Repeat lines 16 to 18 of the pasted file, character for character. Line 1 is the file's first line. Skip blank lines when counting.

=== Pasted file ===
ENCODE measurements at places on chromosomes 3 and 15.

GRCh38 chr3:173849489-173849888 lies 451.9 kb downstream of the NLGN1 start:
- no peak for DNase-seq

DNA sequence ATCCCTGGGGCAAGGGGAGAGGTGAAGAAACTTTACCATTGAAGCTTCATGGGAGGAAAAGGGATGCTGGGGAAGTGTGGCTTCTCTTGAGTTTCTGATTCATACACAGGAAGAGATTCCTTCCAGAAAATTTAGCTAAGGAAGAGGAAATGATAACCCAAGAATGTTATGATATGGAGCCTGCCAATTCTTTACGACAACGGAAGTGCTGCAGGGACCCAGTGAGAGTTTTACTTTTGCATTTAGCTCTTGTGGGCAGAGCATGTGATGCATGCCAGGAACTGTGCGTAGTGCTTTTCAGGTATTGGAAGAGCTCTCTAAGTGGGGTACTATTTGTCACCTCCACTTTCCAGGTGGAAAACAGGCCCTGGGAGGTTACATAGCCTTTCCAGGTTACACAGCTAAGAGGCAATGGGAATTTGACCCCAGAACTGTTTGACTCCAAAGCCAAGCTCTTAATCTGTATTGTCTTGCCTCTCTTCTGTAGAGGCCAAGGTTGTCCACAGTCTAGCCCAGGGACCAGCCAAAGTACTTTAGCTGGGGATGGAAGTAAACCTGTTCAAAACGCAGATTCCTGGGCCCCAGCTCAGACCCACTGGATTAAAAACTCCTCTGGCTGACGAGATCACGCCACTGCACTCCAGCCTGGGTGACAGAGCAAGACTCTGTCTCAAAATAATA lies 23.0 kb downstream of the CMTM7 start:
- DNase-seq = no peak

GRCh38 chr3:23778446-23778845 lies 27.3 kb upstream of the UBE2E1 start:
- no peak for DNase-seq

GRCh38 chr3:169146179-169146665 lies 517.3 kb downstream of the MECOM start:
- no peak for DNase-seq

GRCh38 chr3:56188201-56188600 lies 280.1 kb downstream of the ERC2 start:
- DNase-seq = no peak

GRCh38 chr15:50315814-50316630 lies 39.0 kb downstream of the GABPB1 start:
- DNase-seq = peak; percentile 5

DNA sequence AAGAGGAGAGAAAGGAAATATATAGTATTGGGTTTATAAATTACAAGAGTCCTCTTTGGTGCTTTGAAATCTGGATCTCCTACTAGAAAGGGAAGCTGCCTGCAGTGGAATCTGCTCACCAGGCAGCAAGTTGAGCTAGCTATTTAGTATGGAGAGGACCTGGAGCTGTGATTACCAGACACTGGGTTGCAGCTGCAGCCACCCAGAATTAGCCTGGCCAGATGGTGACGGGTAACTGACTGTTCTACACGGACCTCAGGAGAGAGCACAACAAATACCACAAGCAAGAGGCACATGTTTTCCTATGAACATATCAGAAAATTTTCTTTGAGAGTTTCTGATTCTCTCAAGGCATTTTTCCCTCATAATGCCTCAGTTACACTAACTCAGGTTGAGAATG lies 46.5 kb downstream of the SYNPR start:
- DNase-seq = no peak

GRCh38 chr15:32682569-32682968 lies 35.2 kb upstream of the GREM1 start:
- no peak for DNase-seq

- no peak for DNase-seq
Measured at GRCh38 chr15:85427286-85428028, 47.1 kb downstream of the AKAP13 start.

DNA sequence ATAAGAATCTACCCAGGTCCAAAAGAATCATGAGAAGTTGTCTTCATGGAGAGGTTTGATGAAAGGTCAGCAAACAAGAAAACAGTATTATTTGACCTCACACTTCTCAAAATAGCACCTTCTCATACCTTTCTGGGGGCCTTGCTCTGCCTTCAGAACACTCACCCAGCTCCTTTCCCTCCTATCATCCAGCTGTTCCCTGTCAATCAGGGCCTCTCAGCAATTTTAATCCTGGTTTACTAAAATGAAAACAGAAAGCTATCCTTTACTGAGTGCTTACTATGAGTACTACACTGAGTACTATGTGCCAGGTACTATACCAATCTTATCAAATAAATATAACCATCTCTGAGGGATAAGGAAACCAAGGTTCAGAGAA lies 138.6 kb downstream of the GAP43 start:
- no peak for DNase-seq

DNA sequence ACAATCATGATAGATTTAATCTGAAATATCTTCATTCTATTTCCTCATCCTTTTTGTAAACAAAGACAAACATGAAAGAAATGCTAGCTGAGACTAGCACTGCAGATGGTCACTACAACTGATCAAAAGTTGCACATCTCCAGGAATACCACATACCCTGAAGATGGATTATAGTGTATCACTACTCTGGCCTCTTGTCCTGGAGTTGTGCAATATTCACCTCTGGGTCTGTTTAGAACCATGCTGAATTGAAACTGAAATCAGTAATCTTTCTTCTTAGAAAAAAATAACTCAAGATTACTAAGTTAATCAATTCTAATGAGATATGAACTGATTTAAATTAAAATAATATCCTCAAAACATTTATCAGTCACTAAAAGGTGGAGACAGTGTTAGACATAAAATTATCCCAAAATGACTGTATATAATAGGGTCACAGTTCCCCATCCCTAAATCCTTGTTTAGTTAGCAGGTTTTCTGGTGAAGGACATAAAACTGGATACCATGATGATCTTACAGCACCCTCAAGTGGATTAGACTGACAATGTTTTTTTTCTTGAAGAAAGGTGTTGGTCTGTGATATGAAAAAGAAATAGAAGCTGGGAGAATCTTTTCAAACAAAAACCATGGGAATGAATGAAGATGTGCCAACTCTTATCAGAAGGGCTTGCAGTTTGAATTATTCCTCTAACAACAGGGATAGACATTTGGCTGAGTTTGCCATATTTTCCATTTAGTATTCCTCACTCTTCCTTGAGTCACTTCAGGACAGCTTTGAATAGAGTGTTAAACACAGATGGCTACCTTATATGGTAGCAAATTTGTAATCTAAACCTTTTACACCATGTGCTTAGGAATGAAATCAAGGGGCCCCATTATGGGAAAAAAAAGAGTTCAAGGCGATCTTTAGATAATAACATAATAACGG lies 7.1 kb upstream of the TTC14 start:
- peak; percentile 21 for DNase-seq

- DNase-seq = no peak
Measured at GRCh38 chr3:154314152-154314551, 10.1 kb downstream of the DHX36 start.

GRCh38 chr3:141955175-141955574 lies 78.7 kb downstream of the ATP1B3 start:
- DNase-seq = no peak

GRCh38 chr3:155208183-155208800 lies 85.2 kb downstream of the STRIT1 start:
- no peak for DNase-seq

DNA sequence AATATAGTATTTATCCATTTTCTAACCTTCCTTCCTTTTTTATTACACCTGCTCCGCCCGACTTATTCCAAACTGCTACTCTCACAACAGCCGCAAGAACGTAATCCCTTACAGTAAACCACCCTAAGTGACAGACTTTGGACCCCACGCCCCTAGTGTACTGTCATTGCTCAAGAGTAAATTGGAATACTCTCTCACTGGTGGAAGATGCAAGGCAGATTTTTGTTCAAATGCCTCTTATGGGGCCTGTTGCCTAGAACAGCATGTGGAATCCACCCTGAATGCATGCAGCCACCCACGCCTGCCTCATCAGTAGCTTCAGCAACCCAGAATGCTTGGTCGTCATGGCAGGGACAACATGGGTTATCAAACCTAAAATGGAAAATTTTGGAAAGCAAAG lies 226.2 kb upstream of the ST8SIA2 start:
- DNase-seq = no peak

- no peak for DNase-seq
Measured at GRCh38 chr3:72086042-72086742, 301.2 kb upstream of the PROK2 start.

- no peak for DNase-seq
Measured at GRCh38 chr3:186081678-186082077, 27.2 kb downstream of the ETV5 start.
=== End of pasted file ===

GRCh38 chr15:32682569-32682968 lies 35.2 kb upstream of the GREM1 start:
- no peak for DNase-seq

- no peak for DNase-seq